This is the welcome second album from a trio consisting of sparkling Scottish harp (Rachel Hair), guitar/vocals (Jenn Butterworth) and double bass (Cameron Maxwell). They perform bright, rhythmic arrangements of traditional tunes (Scottish, Irish, Manx and Norwegian) and contemporary, jazzy material composed by members of the band. The album has a well-judged balance of sequencing between old and new, gentle and lively, trad and jazz, instrumental and vocal. Of the three songs, the standout is Jenn Butterworth’s nicely understated rendition of Allan Taylor’s fine ballad Roll On The Day, about the human cost of working with coal dust.
Of the instrumental tracks, the standouts include the traditional tune set Tobar nan Cean/Kittys Gordon’s, which segues with thrilling effect from brooding Scottish strathspey to salmon-leeping Irish reel. My personal favourite track is Rachel Hair’s own Tune for Esme – an absorbing instrumental piece in memory of Esme Mcintyre (an inspring young harp player taken from the world much too soon). Rachel’s composition is all the more moving for not sounding like a lament. With its gentle rhythmic guitar pulse, and the cradling plangent warmth of the double bass, and crystalline harp arpeggios unfurling like a delicate flower bud in spring, the composition unfolds into a soaring, yearning harp melody full of discovered beauty, like the young life it commemorates.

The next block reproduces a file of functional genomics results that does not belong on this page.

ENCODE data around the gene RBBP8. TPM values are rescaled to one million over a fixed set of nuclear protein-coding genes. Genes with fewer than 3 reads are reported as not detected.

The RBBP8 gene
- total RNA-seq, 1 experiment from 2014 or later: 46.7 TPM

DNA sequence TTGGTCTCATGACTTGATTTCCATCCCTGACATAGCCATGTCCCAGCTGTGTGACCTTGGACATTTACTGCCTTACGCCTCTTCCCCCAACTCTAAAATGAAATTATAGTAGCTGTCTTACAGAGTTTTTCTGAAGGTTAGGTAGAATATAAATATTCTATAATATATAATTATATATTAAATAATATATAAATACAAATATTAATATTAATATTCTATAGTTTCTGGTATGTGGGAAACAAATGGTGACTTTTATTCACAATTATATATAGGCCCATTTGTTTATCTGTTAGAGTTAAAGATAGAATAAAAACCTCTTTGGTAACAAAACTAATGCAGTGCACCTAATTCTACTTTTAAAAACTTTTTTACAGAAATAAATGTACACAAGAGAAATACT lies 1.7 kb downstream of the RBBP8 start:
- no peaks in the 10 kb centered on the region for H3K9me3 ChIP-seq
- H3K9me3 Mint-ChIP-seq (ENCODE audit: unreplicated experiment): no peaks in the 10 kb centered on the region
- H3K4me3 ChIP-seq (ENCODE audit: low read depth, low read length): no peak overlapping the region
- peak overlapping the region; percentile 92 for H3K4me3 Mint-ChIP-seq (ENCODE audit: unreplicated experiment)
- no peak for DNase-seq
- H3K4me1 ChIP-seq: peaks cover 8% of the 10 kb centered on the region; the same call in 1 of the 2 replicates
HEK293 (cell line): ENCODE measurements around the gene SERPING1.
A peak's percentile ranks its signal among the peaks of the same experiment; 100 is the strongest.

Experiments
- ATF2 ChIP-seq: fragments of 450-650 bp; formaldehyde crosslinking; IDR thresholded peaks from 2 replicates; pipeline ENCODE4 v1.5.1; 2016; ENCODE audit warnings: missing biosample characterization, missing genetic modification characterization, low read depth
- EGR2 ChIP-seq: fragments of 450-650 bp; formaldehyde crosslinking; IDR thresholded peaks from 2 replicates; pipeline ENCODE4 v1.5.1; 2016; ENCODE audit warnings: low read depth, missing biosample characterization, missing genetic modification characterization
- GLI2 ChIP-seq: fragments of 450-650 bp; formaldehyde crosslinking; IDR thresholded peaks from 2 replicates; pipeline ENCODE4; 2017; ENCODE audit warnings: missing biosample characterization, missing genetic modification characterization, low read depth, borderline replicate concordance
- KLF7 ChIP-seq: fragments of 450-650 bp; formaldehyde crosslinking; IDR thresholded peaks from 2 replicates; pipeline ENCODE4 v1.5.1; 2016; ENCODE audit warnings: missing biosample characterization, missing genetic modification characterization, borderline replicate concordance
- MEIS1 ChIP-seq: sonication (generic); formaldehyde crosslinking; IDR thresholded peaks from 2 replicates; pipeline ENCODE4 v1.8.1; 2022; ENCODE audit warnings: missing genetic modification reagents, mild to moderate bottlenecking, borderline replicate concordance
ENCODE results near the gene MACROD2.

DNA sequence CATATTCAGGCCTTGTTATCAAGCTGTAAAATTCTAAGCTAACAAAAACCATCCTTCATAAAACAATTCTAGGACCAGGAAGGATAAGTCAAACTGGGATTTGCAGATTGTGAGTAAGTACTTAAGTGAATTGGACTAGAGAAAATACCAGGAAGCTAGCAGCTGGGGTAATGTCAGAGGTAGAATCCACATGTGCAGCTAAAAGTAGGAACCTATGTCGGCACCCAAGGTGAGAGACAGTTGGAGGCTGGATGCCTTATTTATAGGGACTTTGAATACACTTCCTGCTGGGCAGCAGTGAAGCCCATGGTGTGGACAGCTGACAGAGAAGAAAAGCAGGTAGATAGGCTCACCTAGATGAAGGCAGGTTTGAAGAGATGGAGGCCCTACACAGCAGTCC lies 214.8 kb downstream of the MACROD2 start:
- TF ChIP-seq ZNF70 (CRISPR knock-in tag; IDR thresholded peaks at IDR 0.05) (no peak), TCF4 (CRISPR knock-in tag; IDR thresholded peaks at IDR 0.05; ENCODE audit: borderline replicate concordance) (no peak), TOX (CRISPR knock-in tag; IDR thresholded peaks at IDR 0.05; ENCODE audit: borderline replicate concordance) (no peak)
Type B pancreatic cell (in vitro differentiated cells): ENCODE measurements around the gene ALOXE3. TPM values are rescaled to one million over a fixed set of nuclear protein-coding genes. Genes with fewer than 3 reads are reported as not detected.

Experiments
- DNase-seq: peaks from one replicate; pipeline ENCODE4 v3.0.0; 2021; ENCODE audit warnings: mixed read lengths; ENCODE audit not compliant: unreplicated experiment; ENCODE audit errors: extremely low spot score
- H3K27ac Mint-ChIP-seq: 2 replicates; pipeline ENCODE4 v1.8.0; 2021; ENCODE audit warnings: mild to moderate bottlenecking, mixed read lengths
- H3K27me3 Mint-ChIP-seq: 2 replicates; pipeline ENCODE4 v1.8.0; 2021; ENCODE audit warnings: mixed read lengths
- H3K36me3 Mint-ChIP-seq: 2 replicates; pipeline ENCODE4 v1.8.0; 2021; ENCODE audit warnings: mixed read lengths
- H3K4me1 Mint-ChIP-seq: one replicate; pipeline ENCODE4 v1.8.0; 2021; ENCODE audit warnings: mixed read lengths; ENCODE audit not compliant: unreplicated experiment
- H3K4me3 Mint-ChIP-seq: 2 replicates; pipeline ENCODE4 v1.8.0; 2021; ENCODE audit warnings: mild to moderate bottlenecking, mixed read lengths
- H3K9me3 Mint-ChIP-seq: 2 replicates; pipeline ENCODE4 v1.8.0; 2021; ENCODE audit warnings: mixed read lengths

Paul Matheson, fRoots